To state the obvious, interest rates have been low for a very long time, anyone who has bought for the first time in the last 8 years has never experienced what our parents may have…for instance the table above shows the Bank Base Rate (BBR) was 5.75% in July 2007, what my table however doesn’t show you is that the BBR in November 1997 was 7.25% and back in October 1989 it was 14.88%!
Now is a great time to fix, rates are dependent on the percentage loan you need but it isn’t hard to obtain a sub 1.80% 5 year fixed rate at the time of writing (and 2 year fixed rates from around 1.29%).
I keep saying it but anyone sat on their hands thinking a variable rate at 3.74% ‘isn’t bad’ should pick up the phone and talk to us. We will shop around (so you don’t have to) and find a lender that will lend whatever your individual circumstance, we will talk you through the options and then fully deal with the new lender so that you don’t have to. Normally of course we do not charge fees either (instead getting paid by the new lender).
Also there was a change to the Stamp Duty payable by first time buyers
Individuals purchasing a residential property for the first time within England, Wales and Northern Ireland.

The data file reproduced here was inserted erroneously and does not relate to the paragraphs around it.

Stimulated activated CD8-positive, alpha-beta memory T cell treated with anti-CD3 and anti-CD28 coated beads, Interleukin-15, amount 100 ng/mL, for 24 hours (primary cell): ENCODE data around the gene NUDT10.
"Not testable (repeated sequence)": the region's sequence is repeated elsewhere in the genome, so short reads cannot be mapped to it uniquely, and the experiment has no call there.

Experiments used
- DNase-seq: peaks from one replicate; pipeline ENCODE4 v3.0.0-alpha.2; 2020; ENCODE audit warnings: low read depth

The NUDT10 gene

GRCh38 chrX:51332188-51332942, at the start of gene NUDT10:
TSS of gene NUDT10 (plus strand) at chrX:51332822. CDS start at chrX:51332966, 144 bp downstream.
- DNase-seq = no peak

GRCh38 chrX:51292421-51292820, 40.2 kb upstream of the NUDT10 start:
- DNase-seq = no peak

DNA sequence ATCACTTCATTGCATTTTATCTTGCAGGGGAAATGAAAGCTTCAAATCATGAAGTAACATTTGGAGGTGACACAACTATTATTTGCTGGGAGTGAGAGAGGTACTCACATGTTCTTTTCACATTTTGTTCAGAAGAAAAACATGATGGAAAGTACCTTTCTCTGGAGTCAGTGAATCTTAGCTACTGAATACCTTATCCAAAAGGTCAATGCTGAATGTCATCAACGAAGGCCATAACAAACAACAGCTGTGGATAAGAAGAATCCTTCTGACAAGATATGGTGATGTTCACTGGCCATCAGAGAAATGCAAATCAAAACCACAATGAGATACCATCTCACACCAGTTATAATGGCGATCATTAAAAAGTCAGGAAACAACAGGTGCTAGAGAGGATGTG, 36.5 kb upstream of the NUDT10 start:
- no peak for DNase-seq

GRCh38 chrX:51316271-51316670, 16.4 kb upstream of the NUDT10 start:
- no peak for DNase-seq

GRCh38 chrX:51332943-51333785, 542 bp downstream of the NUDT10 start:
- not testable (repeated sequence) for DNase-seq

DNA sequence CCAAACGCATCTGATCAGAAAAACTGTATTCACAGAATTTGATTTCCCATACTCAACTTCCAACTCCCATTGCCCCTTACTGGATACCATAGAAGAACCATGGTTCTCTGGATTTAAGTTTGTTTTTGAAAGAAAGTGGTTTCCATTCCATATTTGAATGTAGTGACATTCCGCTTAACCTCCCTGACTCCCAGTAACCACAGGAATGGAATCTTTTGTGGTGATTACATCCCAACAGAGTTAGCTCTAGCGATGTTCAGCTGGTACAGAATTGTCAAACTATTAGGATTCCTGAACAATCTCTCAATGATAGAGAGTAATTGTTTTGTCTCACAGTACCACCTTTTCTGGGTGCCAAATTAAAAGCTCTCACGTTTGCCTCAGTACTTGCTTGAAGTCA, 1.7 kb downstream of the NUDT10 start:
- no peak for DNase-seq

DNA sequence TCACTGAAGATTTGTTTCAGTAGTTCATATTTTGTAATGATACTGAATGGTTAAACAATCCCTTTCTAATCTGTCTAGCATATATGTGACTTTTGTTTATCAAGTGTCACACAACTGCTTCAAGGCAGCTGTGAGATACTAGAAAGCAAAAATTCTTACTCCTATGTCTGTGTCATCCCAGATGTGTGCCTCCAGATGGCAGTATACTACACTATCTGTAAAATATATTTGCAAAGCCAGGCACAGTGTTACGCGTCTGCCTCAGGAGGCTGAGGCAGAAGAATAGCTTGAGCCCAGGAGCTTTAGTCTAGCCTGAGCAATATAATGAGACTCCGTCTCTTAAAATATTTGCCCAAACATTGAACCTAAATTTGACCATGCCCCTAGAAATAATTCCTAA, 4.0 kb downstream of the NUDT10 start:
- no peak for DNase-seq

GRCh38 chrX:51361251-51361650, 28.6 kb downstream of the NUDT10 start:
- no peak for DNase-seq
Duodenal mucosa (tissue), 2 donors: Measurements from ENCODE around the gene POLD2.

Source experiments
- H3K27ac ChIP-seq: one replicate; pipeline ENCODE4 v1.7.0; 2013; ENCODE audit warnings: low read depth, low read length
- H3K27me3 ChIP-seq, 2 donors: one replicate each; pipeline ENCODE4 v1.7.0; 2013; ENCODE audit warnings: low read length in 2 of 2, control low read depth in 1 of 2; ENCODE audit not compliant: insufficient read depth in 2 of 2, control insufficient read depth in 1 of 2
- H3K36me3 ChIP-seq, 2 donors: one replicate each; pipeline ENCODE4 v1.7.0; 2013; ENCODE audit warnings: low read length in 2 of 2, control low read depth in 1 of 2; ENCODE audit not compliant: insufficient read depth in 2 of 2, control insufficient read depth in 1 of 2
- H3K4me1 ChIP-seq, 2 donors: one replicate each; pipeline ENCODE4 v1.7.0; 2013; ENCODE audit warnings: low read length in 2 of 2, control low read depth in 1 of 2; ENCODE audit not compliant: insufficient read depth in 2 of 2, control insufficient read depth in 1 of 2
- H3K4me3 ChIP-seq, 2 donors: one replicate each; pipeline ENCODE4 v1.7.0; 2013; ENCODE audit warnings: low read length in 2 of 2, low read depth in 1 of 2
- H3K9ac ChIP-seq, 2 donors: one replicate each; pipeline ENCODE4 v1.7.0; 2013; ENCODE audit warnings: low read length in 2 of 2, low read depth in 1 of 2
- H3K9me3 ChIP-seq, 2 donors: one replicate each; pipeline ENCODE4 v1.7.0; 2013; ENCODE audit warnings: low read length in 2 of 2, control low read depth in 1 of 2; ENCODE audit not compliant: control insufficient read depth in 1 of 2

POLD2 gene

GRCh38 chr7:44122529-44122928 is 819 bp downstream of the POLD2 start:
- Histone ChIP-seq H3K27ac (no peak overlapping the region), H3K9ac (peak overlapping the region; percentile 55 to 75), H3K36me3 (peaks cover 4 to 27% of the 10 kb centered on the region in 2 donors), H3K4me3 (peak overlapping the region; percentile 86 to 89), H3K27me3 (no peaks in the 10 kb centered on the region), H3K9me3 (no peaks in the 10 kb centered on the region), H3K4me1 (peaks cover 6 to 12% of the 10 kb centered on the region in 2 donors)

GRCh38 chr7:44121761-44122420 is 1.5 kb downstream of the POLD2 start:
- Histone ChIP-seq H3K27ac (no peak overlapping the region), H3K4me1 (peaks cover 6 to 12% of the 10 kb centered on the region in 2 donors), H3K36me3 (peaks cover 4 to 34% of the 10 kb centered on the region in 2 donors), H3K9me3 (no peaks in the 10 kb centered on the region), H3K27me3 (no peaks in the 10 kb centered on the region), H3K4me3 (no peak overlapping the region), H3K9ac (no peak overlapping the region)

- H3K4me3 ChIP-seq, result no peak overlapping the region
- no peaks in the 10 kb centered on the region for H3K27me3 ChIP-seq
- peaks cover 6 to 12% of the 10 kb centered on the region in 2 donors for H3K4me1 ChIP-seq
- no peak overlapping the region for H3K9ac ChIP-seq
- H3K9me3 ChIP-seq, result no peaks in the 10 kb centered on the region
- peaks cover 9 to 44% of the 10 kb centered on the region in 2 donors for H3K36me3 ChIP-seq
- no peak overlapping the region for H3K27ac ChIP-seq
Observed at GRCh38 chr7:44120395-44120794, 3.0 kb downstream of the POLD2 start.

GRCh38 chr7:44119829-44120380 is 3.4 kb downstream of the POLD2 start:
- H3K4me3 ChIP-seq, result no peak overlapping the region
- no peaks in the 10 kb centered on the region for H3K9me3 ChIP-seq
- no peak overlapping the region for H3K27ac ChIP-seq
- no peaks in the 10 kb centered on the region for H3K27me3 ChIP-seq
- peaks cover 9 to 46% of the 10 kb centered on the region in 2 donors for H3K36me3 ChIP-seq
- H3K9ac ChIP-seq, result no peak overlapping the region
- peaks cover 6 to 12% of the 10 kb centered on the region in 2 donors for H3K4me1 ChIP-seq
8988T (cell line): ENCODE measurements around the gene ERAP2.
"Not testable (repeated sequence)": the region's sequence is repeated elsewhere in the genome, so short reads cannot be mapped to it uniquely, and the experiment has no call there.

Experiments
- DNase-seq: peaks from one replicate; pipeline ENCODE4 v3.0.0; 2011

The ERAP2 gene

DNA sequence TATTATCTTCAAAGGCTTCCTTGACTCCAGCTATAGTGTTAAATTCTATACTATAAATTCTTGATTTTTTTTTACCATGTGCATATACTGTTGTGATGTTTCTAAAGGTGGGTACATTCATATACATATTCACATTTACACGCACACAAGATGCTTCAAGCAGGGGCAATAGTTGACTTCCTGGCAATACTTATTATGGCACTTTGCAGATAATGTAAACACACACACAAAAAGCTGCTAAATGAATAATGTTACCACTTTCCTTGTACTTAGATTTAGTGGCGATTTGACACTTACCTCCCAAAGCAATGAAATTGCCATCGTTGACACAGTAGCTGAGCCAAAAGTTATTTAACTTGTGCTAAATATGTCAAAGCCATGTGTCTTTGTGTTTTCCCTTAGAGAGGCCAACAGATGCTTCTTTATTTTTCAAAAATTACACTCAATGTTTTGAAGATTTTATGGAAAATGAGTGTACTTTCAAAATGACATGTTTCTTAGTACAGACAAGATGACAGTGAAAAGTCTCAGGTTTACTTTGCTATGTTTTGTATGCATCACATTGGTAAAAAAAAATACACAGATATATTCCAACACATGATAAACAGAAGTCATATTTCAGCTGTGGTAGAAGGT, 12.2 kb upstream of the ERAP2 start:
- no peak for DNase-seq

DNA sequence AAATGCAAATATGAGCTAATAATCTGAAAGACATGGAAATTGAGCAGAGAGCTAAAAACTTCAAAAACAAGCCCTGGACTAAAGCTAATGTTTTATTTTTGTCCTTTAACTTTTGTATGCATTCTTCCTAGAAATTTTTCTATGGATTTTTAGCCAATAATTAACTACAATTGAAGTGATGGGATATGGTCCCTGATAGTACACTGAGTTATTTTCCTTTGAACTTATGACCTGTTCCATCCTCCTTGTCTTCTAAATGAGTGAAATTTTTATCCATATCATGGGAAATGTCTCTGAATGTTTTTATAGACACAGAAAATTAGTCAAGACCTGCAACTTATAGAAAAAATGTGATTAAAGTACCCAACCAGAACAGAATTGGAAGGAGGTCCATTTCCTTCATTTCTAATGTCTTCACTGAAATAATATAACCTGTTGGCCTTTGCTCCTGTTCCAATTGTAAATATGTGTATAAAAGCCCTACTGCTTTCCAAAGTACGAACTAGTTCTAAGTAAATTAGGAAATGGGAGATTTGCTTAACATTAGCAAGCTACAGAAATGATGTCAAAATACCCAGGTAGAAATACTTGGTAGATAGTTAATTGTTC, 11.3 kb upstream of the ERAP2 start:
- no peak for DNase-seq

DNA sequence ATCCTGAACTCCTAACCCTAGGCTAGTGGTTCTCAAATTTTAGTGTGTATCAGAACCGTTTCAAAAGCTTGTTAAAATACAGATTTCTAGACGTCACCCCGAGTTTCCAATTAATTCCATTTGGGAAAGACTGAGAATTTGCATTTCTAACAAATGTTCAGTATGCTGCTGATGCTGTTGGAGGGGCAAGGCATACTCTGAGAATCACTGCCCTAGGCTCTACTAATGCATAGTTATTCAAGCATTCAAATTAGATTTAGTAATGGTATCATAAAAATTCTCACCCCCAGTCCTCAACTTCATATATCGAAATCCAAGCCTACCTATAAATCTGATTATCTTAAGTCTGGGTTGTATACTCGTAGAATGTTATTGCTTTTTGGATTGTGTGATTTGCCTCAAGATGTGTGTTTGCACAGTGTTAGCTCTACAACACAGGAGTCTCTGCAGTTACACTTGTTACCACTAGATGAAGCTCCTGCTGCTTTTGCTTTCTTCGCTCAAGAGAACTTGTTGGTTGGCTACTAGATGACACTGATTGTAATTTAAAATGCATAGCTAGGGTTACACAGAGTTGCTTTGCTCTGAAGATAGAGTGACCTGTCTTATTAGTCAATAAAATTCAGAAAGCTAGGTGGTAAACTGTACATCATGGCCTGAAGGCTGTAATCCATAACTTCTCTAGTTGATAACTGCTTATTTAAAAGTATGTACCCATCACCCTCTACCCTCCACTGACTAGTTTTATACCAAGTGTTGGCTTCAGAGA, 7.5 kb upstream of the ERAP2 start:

When and What?
From 22 November 2017 first time buyers paying £300,000 or less for a residential property will pay no Stamp Duty Land Tax (SDLT).
First time buyers paying between £300,000 and £500,000 will pay SDLT at 5% on the amount of the purchase price in excess of £300,000, a
reduction of £5,000 compared to the amount of SDLT they would have previously paid.
A first time buyer is defined as an individual or individuals who have never owned an interest in a residential property in the United Kingdom or
anywhere else in the world and who intends to occupy the property as their main residence.
First time buyers purchasing property for more than £500,000 will not be entitled to any relief and will pay SDLT at the normal rates.
The relief must be claimed in an SDLT return.
Don’t call the Bank, call the Browns!